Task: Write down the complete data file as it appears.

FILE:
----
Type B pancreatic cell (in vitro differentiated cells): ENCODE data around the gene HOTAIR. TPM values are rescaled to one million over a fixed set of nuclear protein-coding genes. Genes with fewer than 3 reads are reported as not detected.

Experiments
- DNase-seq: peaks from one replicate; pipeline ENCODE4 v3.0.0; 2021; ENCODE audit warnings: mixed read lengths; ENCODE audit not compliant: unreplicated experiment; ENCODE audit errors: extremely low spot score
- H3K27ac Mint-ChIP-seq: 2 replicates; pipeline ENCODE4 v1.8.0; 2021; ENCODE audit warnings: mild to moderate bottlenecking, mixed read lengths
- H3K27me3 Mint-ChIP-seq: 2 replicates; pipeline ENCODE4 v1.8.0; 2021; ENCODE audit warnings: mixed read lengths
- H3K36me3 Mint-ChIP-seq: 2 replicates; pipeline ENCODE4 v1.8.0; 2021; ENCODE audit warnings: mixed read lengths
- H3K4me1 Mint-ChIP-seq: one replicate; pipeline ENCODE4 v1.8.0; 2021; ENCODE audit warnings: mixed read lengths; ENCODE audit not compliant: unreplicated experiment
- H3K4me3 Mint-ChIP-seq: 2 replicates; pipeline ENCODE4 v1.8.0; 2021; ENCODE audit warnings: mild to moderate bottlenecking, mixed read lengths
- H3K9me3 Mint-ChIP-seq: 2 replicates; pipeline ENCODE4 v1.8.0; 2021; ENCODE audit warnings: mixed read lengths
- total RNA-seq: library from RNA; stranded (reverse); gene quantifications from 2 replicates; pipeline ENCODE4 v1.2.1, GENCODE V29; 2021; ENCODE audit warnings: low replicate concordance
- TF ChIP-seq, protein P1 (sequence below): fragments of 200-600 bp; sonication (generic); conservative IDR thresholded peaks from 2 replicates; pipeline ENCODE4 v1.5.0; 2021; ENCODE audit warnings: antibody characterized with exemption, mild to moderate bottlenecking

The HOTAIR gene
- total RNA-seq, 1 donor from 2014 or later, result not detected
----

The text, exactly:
Type B pancreatic cell (in vitro differentiated cells): ENCODE data around the gene HOTAIR. TPM values are rescaled to one million over a fixed set of nuclear protein-coding genes. Genes with fewer than 3 reads are reported as not detected.

Experiments
- DNase-seq: peaks from one replicate; pipeline ENCODE4 v3.0.0; 2021; ENCODE audit warnings: mixed read lengths; ENCODE audit not compliant: unreplicated experiment; ENCODE audit errors: extremely low spot score
- H3K27ac Mint-ChIP-seq: 2 replicates; pipeline ENCODE4 v1.8.0; 2021; ENCODE audit warnings: mild to moderate bottlenecking, mixed read lengths
- H3K27me3 Mint-ChIP-seq: 2 replicates; pipeline ENCODE4 v1.8.0; 2021; ENCODE audit warnings: mixed read lengths
- H3K36me3 Mint-ChIP-seq: 2 replicates; pipeline ENCODE4 v1.8.0; 2021; ENCODE audit warnings: mixed read lengths
- H3K4me1 Mint-ChIP-seq: one replicate; pipeline ENCODE4 v1.8.0; 2021; ENCODE audit warnings: mixed read lengths; ENCODE audit not compliant: unreplicated experiment
- H3K4me3 Mint-ChIP-seq: 2 replicates; pipeline ENCODE4 v1.8.0; 2021; ENCODE audit warnings: mild to moderate bottlenecking, mixed read lengths
- H3K9me3 Mint-ChIP-seq: 2 replicates; pipeline ENCODE4 v1.8.0; 2021; ENCODE audit warnings: mixed read lengths
- total RNA-seq: library from RNA; stranded (reverse); gene quantifications from 2 replicates; pipeline ENCODE4 v1.2.1, GENCODE V29; 2021; ENCODE audit warnings: low replicate concordance
- TF ChIP-seq, protein P1 (sequence below): fragments of 200-600 bp; sonication (generic); conservative IDR thresholded peaks from 2 replicates; pipeline ENCODE4 v1.5.0; 2021; ENCODE audit warnings: antibody characterized with exemption, mild to moderate bottlenecking

The HOTAIR gene
- total RNA-seq, 1 donor from 2014 or later, result not detected